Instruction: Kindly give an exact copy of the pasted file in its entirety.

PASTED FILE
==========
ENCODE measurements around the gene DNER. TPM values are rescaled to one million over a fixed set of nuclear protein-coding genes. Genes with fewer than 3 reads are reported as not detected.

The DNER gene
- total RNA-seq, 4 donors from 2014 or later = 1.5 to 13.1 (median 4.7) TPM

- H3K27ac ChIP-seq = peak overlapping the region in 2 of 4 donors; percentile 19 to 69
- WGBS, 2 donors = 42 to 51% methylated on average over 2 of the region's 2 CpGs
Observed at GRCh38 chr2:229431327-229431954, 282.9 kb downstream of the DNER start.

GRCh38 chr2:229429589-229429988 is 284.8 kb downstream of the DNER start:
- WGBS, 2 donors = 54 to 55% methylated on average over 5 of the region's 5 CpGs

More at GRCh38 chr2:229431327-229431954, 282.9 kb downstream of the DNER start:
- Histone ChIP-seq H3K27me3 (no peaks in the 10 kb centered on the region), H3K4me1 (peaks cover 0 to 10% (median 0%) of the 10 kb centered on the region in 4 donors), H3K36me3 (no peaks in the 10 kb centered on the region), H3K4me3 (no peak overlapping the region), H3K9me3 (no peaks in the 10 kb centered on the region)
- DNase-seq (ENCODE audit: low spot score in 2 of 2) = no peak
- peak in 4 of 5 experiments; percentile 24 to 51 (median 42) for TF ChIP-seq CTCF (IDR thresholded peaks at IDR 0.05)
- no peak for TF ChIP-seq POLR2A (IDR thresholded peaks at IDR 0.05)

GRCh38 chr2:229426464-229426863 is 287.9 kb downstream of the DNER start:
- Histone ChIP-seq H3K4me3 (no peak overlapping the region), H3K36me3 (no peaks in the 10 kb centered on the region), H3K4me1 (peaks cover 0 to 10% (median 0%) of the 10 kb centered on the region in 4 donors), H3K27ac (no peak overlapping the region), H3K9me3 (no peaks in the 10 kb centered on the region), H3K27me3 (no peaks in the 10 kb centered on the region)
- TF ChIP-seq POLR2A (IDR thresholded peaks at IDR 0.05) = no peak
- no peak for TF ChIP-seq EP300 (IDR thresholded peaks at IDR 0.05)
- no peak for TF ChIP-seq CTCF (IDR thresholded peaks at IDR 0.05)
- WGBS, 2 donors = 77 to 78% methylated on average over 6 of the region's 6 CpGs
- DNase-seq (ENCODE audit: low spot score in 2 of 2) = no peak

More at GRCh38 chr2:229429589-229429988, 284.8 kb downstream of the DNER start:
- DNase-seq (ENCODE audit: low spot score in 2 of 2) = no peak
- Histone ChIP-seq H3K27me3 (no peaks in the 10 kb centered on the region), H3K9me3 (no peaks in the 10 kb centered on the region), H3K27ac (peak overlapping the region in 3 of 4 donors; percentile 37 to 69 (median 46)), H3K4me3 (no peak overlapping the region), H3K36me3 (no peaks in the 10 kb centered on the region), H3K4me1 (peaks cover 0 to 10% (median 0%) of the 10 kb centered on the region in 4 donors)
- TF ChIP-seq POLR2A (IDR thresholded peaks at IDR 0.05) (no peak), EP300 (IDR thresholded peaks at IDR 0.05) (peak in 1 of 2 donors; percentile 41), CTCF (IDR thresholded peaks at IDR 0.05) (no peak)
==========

ENCODE measurements around the gene DNER. TPM values are rescaled to one million over a fixed set of nuclear protein-coding genes. Genes with fewer than 3 reads are reported as not detected.

The DNER gene
- total RNA-seq, 4 donors from 2014 or later = 1.5 to 13.1 (median 4.7) TPM

- H3K27ac ChIP-seq = peak overlapping the region in 2 of 4 donors; percentile 19 to 69
- WGBS, 2 donors = 42 to 51% methylated on average over 2 of the region's 2 CpGs
Observed at GRCh38 chr2:229431327-229431954, 282.9 kb downstream of the DNER start.

GRCh38 chr2:229429589-229429988 is 284.8 kb downstream of the DNER start:
- WGBS, 2 donors = 54 to 55% methylated on average over 5 of the region's 5 CpGs

More at GRCh38 chr2:229431327-229431954, 282.9 kb downstream of the DNER start:
- Histone ChIP-seq H3K27me3 (no peaks in the 10 kb centered on the region), H3K4me1 (peaks cover 0 to 10% (median 0%) of the 10 kb centered on the region in 4 donors), H3K36me3 (no peaks in the 10 kb centered on the region), H3K4me3 (no peak overlapping the region), H3K9me3 (no peaks in the 10 kb centered on the region)
- DNase-seq (ENCODE audit: low spot score in 2 of 2) = no peak
- peak in 4 of 5 experiments; percentile 24 to 51 (median 42) for TF ChIP-seq CTCF (IDR thresholded peaks at IDR 0.05)
- no peak for TF ChIP-seq POLR2A (IDR thresholded peaks at IDR 0.05)

GRCh38 chr2:229426464-229426863 is 287.9 kb downstream of the DNER start:
- Histone ChIP-seq H3K4me3 (no peak overlapping the region), H3K36me3 (no peaks in the 10 kb centered on the region), H3K4me1 (peaks cover 0 to 10% (median 0%) of the 10 kb centered on the region in 4 donors), H3K27ac (no peak overlapping the region), H3K9me3 (no peaks in the 10 kb centered on the region), H3K27me3 (no peaks in the 10 kb centered on the region)
- TF ChIP-seq POLR2A (IDR thresholded peaks at IDR 0.05) = no peak
- no peak for TF ChIP-seq EP300 (IDR thresholded peaks at IDR 0.05)
- no peak for TF ChIP-seq CTCF (IDR thresholded peaks at IDR 0.05)
- WGBS, 2 donors = 77 to 78% methylated on average over 6 of the region's 6 CpGs
- DNase-seq (ENCODE audit: low spot score in 2 of 2) = no peak

More at GRCh38 chr2:229429589-229429988, 284.8 kb downstream of the DNER start:
- DNase-seq (ENCODE audit: low spot score in 2 of 2) = no peak
- Histone ChIP-seq H3K27me3 (no peaks in the 10 kb centered on the region), H3K9me3 (no peaks in the 10 kb centered on the region), H3K27ac (peak overlapping the region in 3 of 4 donors; percentile 37 to 69 (median 46)), H3K4me3 (no peak overlapping the region), H3K36me3 (no peaks in the 10 kb centered on the region), H3K4me1 (peaks cover 0 to 10% (median 0%) of the 10 kb centered on the region in 4 donors)
- TF ChIP-seq POLR2A (IDR thresholded peaks at IDR 0.05) (no peak), EP300 (IDR thresholded peaks at IDR 0.05) (peak in 1 of 2 donors; percentile 41), CTCF (IDR thresholded peaks at IDR 0.05) (no peak)